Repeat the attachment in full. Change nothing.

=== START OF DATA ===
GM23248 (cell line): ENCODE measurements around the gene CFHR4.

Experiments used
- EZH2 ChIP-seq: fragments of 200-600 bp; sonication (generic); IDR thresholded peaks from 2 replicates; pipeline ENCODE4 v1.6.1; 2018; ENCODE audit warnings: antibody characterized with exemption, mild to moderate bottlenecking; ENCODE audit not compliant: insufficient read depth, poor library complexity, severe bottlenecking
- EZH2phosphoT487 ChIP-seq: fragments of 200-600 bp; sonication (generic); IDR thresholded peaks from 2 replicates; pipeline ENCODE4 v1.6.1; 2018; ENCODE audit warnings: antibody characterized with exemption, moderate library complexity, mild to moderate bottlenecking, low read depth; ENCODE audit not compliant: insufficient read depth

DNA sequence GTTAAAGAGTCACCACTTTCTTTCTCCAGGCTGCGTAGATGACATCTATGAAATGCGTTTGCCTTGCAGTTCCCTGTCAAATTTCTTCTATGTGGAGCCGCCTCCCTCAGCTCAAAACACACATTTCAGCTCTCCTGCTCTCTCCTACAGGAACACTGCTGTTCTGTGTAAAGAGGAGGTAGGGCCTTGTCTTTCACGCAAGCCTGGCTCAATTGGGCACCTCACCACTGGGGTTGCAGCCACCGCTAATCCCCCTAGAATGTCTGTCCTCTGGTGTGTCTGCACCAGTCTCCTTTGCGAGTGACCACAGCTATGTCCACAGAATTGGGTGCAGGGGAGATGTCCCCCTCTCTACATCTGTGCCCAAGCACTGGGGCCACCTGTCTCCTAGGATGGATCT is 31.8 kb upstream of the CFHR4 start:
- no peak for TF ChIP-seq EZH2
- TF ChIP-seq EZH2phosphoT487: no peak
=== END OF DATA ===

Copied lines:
GM23248 (cell line): ENCODE measurements around the gene CFHR4.

Experiments used
- EZH2 ChIP-seq: fragments of 200-600 bp; sonication (generic); IDR thresholded peaks from 2 replicates; pipeline ENCODE4 v1.6.1; 2018; ENCODE audit warnings: antibody characterized with exemption, mild to moderate bottlenecking; ENCODE audit not compliant: insufficient read depth, poor library complexity, severe bottlenecking
- EZH2phosphoT487 ChIP-seq: fragments of 200-600 bp; sonication (generic); IDR thresholded peaks from 2 replicates; pipeline ENCODE4 v1.6.1; 2018; ENCODE audit warnings: antibody characterized with exemption, moderate library complexity, mild to moderate bottlenecking, low read depth; ENCODE audit not compliant: insufficient read depth

DNA sequence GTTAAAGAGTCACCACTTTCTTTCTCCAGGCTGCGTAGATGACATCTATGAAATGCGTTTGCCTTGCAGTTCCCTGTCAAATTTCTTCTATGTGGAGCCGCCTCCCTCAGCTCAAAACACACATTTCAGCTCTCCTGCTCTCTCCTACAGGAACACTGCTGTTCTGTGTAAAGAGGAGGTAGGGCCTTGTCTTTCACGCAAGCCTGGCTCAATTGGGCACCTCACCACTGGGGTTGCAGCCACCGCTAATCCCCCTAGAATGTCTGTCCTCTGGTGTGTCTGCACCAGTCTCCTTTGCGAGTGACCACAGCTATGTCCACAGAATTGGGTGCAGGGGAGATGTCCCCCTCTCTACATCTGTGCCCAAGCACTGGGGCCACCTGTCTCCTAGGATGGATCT is 31.8 kb upstream of the CFHR4 start:
- no peak for TF ChIP-seq EZH2
- TF ChIP-seq EZH2phosphoT487: no peak